Millions of genetically modified mosquitoes are being released into the wild in the Brazilian city of Juazeiro to try to wipe out dengue fever.
The viral disease affects between 50 and 100 million people a year.
While symptoms of the illness - which occurs in tropical climates - are usually mild, around 1 in 20 people will become seriously ill.
Currently, there is no vaccine and no treatment, so the only way to fight the disease is to destroy the mosquitoes that carry it.
Up until now, pesticides have been used to kill them, but they are becoming increasingly resistant.
This latest experiment means, if successful, the mosquitoes will be removed from the "cleansed" area and the dengue fever prevented from spreading.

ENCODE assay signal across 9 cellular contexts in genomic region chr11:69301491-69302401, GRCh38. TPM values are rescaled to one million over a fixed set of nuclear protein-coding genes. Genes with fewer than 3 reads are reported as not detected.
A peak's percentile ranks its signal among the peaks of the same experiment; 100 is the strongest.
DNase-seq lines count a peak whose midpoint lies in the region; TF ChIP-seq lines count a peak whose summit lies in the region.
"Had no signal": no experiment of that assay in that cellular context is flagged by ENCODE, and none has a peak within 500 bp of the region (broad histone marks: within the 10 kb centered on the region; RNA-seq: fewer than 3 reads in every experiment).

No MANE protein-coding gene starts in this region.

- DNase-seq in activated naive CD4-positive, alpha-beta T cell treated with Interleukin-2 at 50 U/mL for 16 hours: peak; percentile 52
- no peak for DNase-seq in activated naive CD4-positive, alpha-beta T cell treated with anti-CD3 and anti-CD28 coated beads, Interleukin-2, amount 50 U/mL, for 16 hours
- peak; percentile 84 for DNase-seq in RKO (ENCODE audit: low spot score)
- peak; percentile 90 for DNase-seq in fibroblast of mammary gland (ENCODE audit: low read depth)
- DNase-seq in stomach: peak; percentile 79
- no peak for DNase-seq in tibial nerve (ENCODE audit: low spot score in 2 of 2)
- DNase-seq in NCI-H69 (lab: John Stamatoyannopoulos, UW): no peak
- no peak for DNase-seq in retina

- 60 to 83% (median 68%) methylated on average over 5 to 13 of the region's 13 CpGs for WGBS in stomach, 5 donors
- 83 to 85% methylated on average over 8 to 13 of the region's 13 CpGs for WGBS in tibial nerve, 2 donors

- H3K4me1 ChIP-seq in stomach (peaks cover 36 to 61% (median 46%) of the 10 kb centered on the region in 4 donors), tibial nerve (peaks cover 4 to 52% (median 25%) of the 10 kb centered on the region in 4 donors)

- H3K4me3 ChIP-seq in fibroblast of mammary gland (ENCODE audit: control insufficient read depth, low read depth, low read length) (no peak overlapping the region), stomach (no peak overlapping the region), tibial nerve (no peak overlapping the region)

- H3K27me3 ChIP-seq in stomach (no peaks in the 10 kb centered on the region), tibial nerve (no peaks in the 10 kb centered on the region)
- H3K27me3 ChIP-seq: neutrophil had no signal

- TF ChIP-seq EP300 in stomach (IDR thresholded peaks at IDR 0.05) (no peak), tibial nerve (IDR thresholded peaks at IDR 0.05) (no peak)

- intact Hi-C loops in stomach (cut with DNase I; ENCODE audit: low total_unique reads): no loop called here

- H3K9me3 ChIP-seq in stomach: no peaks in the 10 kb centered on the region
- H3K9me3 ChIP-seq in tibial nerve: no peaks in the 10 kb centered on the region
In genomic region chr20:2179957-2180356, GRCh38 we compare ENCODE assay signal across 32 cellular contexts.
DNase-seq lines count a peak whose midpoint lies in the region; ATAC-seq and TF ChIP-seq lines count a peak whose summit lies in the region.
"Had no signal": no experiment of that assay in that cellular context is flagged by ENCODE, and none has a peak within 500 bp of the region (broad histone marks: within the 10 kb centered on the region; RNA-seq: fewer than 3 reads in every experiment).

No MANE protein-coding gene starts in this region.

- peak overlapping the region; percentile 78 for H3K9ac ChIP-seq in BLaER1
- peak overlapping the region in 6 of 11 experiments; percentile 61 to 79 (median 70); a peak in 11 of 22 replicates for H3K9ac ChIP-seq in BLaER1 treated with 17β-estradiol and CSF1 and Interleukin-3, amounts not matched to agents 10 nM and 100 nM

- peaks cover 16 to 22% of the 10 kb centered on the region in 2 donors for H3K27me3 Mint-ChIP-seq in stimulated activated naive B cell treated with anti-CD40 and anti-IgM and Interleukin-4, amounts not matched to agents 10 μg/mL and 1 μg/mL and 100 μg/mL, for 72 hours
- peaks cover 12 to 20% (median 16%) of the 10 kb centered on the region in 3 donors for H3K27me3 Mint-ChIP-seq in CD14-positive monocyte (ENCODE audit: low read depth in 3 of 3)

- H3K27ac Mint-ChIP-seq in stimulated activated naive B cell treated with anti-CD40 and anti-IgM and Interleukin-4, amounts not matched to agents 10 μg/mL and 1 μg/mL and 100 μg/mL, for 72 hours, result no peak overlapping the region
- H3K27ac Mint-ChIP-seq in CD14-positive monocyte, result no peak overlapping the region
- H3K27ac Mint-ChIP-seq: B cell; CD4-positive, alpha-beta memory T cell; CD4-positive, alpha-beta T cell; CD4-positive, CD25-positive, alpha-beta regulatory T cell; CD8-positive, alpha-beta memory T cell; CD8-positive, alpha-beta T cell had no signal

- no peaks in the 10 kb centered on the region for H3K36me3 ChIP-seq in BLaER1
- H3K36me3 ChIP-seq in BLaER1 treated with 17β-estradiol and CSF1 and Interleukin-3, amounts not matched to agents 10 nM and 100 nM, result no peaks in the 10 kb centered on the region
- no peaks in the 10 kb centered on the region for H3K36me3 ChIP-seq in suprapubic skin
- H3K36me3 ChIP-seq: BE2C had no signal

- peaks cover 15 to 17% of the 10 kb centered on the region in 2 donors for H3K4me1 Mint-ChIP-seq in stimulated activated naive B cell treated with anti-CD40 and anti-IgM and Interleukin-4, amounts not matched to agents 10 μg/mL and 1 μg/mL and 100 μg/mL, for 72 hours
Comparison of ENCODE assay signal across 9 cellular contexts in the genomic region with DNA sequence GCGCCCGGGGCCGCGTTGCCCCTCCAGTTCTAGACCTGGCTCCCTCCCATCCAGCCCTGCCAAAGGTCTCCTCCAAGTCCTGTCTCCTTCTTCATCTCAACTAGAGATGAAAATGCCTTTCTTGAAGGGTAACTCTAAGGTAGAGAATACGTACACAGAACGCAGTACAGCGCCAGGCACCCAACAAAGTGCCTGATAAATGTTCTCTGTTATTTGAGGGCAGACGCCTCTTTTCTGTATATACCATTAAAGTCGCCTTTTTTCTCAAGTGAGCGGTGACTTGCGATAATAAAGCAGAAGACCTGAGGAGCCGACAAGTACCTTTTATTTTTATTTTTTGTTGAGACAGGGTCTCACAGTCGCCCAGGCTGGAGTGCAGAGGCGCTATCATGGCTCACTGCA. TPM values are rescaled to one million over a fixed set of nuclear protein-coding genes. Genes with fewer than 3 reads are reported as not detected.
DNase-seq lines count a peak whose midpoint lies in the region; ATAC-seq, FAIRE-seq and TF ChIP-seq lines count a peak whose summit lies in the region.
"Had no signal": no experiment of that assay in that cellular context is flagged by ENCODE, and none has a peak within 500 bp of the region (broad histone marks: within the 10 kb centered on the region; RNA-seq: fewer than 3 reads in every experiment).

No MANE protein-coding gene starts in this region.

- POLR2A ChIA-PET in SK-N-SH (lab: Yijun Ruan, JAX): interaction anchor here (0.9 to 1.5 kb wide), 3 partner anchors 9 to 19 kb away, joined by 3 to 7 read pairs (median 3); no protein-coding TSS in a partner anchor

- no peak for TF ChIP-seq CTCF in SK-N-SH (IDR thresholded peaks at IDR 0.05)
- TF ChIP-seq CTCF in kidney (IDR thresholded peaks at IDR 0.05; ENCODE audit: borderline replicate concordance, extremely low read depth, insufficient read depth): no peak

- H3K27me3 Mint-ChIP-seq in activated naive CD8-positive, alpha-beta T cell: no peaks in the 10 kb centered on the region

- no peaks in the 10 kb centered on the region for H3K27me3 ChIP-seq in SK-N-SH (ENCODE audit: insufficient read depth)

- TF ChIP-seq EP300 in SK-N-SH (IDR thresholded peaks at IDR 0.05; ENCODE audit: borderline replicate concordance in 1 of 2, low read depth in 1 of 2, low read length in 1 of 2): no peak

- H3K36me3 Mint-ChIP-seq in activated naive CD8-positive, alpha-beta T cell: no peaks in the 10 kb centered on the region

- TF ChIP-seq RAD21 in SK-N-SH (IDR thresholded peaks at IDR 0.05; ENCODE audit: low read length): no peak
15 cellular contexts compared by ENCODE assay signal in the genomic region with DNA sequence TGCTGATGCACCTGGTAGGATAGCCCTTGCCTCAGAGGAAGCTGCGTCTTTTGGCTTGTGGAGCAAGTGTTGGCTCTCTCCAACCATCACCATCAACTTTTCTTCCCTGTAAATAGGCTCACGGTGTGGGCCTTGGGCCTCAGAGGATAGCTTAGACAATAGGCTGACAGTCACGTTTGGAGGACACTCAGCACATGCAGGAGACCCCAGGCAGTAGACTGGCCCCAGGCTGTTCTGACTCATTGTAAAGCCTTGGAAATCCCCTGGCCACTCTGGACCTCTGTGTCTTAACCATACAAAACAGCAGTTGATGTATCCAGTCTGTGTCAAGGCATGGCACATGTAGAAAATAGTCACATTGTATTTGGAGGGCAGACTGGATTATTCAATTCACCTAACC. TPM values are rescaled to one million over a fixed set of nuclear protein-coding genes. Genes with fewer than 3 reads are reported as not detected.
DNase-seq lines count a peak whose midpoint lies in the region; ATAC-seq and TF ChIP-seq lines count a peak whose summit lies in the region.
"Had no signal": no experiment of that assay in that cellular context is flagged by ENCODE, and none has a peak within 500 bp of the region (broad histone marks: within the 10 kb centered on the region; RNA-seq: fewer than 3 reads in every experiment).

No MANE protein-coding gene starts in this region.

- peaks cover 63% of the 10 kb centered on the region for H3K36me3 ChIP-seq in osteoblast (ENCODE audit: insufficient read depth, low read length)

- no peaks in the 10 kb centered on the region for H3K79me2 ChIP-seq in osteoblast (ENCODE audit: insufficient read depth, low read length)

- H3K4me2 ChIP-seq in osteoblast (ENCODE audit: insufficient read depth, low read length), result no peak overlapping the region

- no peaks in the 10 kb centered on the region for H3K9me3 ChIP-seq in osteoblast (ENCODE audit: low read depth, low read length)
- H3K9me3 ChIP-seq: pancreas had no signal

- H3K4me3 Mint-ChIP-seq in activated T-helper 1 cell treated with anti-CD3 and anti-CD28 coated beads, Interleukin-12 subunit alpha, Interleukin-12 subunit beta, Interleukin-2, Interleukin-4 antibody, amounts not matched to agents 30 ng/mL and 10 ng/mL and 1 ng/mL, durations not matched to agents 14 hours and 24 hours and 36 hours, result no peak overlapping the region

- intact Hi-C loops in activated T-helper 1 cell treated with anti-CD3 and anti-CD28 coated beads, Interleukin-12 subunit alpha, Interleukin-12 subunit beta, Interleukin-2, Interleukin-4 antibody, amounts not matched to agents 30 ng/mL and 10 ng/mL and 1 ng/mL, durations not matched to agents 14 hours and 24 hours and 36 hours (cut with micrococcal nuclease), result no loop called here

The plan, reported in the New Scientist , is for the GM mosquitoes to mate with the natural mosquito to create offspring that die before reaching adulthood because of their infected genes.
That would make them incapable of spreading the disease.
If it works, the scheme could be used on other unwanted pests.
The method has already been used elsewhere, according to the report, having helped to eliminate the screwworm fly from the US and the tsetse fly - known for being linked to the deadly sleeping sickness - in Zanzibar.
Enthusiasts of the GM model say such an approach is effective because it focuses only on the species to be controlled, whereas pesticides harm other species in the chain, including humans.